Before, Banks were wait­ing for feed­back of the MFSA but now these clients are still not being on-board­ed by the banks. Dozens of com­pa­nies involved in blockchain and cryp­tocur­ren­cy are choos­ing Mal­ta as a result of the government’s push to be a front-run­ner in this sec­tor – but they are encoun­ter­ing resis­tance when they try to open bank accounts.

Banks might be more com­fort­able in includ­ing Fin­tech Com­pa­nies with­in their risk appetite when licens­es are issued.


Fin­tech Com­pa­nies are more pop­u­lar nowa­days, but the sce­nario of Fin­tech Com­pa­nies and banks does not seem to be in the equa­tion. In fact, at the moment, there is not a sin­gle clas­sic bank in Mal­ta that is specif­i­cal­ly will­ing to work with Fin­tech Com­pa­nies. When approached with a VFA Client, banks are polite­ly declin­ing such clients by say­ing that they fall out­side their risk appetite.

The main rea­son why banks are not accept­ing Blockchain/DLT Com­pa­nies is because they con­sid­er such com­pa­nies as High Risk. Thus, most of the clas­sic banks are not allow­ing these com­pa­nies with­in their Risk Appetite due to reser­va­tions and uncer­tain­ties on who maybe trans­fer­ring the mon­ey.

Cur­rent­ly, banks advise intro­duc­ers and prospec­tive clients that if they are approached with a Blockchain/DLT Com­pa­ny they will not accept them as their clients. Banks feel like there is not a struc­ture reg­u­lat­ing this sphere and thus it would be “too risky” for them to accept such clients.

Also, banks seem to be strug­gling when deal­ing with Blockchain/DLT Com­pa­nies as they are not offered with offi­cial guide­lines on how to include these clients with­in their risk appetite, and for this rea­son banks are not even con­sid­er­ing Blockchain/DLT Com­pa­nies.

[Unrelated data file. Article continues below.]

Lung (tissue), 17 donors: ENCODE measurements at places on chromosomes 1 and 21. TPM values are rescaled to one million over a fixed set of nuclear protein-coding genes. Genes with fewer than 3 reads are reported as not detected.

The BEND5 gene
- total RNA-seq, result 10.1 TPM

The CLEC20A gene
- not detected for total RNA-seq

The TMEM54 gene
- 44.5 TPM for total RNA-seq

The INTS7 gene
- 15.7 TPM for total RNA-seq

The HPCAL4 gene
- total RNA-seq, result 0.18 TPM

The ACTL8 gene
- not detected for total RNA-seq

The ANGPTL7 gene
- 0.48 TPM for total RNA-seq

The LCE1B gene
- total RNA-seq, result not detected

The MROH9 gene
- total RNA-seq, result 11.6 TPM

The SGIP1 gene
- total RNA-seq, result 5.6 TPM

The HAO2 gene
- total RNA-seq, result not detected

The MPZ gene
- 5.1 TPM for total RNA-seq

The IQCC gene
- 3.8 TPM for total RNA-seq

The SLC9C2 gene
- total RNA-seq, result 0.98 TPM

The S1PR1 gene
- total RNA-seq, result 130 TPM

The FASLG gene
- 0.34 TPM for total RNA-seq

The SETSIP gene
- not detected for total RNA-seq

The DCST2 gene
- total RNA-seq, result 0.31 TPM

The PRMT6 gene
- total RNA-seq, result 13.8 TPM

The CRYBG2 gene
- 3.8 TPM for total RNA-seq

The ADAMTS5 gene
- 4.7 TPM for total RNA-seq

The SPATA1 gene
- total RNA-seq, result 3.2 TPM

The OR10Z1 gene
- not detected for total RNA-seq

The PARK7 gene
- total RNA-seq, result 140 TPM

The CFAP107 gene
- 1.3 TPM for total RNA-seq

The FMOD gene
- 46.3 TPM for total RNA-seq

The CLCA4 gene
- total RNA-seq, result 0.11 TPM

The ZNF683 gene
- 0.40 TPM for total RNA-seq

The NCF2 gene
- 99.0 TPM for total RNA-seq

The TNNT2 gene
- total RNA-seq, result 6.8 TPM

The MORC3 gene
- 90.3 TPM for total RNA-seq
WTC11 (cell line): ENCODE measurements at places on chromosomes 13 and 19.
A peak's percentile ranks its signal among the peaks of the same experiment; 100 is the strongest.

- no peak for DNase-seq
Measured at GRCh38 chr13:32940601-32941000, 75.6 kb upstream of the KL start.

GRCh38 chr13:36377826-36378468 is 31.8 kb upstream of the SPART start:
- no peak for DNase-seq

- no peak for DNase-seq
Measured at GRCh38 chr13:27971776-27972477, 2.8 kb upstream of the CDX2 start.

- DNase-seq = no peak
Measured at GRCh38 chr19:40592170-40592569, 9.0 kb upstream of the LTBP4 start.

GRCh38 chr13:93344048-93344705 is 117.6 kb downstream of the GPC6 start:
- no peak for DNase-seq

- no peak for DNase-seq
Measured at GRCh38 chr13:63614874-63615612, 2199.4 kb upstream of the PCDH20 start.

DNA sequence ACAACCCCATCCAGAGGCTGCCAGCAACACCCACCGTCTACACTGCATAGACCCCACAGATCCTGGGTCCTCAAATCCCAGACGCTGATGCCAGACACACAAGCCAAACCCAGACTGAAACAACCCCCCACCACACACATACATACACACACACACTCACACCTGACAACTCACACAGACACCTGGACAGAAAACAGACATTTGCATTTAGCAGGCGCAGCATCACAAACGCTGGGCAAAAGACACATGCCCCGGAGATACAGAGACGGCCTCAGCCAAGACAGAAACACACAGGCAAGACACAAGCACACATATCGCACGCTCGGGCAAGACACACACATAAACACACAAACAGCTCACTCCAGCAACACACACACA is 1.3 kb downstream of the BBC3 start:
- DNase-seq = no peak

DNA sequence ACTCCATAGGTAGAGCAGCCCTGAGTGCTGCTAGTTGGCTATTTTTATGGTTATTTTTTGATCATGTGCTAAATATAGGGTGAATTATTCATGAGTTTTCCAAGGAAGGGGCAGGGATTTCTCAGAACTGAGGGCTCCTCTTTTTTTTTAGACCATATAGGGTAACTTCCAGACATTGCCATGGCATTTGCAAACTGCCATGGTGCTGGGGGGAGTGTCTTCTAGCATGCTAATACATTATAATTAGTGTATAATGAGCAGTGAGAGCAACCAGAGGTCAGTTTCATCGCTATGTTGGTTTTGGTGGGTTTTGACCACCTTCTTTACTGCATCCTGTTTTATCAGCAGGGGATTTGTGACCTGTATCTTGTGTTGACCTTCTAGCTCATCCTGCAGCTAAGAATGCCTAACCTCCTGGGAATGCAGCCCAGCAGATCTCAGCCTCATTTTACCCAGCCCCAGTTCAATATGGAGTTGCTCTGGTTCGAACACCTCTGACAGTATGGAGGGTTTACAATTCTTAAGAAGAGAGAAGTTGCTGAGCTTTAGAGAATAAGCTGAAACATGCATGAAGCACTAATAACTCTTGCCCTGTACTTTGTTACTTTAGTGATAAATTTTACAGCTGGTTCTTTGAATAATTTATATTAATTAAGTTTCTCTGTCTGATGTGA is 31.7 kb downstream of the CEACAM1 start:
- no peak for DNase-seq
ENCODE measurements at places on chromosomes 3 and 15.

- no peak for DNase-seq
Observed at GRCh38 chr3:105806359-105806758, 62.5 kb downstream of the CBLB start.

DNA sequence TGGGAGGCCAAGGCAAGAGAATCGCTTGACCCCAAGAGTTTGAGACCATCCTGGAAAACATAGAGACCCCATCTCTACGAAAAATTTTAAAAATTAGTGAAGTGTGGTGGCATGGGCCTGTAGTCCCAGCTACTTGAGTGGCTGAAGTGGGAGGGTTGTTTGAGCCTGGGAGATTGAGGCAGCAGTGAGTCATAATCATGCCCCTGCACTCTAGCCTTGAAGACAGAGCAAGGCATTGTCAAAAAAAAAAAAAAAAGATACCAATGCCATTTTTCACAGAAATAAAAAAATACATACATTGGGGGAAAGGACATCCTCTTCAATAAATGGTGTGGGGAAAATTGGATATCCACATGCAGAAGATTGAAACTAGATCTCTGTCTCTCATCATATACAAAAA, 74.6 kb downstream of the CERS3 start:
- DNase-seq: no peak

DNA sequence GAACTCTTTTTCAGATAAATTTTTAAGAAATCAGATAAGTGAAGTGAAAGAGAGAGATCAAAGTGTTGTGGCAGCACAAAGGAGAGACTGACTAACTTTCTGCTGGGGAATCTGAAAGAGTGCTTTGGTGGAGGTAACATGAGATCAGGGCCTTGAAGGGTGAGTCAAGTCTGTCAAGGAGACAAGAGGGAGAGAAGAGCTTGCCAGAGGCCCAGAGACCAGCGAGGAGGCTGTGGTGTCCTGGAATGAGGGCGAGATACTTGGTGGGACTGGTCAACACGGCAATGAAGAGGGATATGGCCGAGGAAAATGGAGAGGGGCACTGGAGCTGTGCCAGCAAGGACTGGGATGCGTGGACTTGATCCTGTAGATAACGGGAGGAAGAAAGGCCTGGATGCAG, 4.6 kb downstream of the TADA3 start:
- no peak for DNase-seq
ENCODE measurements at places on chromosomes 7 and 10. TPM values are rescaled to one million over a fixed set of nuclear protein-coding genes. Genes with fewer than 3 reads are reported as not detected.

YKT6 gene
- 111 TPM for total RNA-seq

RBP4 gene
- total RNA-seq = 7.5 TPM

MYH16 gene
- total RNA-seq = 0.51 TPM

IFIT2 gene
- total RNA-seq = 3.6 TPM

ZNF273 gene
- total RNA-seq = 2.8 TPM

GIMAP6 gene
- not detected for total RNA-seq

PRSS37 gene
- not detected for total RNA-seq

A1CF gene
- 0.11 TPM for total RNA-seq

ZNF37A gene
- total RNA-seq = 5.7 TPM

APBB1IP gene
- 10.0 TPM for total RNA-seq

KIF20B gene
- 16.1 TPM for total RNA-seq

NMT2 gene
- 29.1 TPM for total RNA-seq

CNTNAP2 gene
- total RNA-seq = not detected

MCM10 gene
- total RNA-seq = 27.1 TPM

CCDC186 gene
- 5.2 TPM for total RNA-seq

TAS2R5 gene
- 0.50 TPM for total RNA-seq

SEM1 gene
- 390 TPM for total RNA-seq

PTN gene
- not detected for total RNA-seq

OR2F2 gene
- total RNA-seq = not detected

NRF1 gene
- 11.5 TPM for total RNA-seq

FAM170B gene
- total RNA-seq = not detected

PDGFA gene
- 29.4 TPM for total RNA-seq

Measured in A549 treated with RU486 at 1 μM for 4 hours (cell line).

Anoth­er rea­son for this is the flow of funds not show­ing and thus the banks would not be in a posi­tion of con­trol­ling it. This can be seen in as a threat to the Com­pli­ance of the bank. Due dili­gence is cost­lier to mon­i­tor when more ‘com­pli­cat­ed’ trans­ac­tions are processed. The growth and for­ma­tion of a sys­tem which is in line with reg­u­la­to­ry com­pli­ance require­ments is a very impor­tant task for banks.

A reg­u­la­to­ry com­pli­ance sys­tem is a mea­sure which ensures sound­ness and suit­abil­i­ty of an insti­tu­tion. Tighter scruti­ny is being applied across the bank­ing sec­tor, and fin­tech com­pa­nies are being con­sid­ered as a threat to the reg­u­la­to­ry com­pli­ance sys­tem.

The Banks are aware that mon­i­tor­ing the Fin­tech sec­tor would require a huge amount of resources, exper­tise and knowl­edge. This would cer­tain­ly cre­ate addi­tion­al chal­lenges for the bank, but will they accept this chal­lenge?

About Dr. Rebecca Mifsud

Dr Rebec­ca Mif­sud, born 6th May 1994, attend­ed the Uni­ver­si­ty of Mal­ta and is an LLB Hon­ours grad­u­ate. She also grad­u­at­ed in the Mas­ters in Advo­ca­cy and will be sit­ting for her Mal­ta War­rant Exam in 2019. She suc­cess­ful­ly defend­ed her dis­ser­ta­tion enti­tled: ‘Imput­ing respon­si­bil­i­ty for foot­ball injuries inflict­ed by minors in the Mal­tese sce­nario,’ in 2017.